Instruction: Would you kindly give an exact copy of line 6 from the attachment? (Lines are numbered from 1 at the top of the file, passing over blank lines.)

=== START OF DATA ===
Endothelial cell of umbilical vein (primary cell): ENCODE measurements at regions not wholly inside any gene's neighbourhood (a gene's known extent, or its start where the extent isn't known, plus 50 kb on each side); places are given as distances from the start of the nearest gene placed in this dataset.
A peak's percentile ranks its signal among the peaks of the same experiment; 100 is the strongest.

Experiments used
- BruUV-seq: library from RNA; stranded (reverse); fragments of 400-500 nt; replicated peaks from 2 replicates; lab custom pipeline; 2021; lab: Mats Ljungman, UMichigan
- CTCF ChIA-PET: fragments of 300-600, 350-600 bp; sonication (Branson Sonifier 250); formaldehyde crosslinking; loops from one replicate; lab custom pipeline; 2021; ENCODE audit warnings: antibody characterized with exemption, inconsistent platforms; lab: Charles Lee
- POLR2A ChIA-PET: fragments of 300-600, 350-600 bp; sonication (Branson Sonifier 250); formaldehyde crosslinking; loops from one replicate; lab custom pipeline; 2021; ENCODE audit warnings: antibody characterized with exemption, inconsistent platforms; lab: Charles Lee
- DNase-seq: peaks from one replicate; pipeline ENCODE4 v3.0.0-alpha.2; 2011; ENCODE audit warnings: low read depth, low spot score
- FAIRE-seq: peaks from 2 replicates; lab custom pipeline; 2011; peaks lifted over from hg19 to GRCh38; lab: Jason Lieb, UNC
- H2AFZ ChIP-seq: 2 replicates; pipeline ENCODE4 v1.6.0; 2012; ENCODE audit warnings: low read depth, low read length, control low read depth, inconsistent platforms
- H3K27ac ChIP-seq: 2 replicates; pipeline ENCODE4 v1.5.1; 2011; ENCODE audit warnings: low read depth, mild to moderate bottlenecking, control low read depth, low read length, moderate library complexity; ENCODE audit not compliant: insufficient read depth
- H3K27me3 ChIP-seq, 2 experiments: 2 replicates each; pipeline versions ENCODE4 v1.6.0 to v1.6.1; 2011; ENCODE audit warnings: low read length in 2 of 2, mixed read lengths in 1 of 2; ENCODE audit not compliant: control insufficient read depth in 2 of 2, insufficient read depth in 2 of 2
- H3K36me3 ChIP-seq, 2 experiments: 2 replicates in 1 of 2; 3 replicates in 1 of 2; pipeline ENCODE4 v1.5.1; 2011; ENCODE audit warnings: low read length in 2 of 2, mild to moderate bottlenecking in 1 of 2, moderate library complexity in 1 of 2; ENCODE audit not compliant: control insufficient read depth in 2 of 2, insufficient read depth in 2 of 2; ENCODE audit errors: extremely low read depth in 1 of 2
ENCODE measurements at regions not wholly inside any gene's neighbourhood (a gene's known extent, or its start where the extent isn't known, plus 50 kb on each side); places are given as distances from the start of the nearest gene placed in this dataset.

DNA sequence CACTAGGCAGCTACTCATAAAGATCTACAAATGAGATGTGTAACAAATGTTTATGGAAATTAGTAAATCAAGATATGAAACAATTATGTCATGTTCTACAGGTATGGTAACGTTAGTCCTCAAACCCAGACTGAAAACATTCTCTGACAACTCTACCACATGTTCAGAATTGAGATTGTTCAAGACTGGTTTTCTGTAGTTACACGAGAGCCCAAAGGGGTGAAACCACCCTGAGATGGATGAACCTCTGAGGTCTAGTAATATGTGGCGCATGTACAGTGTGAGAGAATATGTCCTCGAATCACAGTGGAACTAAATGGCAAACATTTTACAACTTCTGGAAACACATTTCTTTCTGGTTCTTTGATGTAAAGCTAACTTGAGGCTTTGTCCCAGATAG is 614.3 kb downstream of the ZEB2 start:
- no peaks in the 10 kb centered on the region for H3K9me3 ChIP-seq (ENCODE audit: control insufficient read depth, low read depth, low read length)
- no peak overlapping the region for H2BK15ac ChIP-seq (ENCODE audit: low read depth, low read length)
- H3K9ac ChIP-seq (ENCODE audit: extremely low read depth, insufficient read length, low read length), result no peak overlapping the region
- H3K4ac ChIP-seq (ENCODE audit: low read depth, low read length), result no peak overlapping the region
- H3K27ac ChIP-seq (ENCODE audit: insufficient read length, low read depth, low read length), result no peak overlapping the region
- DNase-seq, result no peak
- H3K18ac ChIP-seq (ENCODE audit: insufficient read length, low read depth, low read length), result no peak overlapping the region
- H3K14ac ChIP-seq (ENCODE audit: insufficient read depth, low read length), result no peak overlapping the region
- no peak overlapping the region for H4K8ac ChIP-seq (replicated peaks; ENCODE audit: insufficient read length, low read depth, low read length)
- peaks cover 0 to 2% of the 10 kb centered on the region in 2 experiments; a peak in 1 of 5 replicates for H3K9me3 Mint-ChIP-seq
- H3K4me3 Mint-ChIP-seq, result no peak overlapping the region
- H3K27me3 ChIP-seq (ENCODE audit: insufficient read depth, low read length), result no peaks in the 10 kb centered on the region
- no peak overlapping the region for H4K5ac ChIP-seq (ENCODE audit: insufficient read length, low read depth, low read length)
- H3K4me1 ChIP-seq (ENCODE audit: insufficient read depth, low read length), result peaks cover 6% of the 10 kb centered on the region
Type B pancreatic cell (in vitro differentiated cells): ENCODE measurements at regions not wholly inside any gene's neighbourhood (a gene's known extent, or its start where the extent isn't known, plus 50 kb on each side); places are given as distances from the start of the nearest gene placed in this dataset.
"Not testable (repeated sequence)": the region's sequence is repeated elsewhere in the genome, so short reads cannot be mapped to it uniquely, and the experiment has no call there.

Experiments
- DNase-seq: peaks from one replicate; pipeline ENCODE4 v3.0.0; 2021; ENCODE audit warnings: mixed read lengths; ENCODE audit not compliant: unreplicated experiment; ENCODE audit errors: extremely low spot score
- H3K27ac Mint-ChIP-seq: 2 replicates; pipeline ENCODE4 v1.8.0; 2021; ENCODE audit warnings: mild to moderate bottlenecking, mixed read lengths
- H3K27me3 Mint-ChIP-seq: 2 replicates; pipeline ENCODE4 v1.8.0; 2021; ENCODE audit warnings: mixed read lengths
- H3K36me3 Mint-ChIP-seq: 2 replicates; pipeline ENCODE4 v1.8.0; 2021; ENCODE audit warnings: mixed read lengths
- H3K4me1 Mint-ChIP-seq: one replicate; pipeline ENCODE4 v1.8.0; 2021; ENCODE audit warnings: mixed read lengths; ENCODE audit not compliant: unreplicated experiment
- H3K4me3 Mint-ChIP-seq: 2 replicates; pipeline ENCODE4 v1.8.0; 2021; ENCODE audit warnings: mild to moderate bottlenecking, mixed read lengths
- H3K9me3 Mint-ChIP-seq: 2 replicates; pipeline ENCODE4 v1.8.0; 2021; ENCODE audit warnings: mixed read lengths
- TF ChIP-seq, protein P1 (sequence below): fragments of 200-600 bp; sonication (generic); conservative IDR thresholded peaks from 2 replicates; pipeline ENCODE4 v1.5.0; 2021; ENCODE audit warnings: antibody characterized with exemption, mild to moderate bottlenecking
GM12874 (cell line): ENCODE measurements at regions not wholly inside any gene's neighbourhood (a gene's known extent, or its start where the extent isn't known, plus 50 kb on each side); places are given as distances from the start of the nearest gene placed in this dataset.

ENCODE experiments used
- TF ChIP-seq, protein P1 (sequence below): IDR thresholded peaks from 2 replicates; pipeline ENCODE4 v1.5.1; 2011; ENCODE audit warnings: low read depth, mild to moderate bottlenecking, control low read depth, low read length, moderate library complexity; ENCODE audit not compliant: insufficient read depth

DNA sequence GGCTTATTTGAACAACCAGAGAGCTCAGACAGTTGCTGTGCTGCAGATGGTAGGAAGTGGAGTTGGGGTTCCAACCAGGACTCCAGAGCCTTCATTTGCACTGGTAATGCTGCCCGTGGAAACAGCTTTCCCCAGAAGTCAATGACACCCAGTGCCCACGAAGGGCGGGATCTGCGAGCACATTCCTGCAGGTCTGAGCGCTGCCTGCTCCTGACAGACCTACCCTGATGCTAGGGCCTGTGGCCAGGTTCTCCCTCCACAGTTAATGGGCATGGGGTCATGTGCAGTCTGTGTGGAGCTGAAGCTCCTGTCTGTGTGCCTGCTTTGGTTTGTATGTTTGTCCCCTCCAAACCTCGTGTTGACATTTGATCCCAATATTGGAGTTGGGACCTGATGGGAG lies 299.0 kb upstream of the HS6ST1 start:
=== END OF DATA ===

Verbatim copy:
- POLR2A ChIA-PET: fragments of 300-600, 350-600 bp; sonication (Branson Sonifier 250); formaldehyde crosslinking; loops from one replicate; lab custom pipeline; 2021; ENCODE audit warnings: antibody characterized with exemption, inconsistent platforms; lab: Charles Lee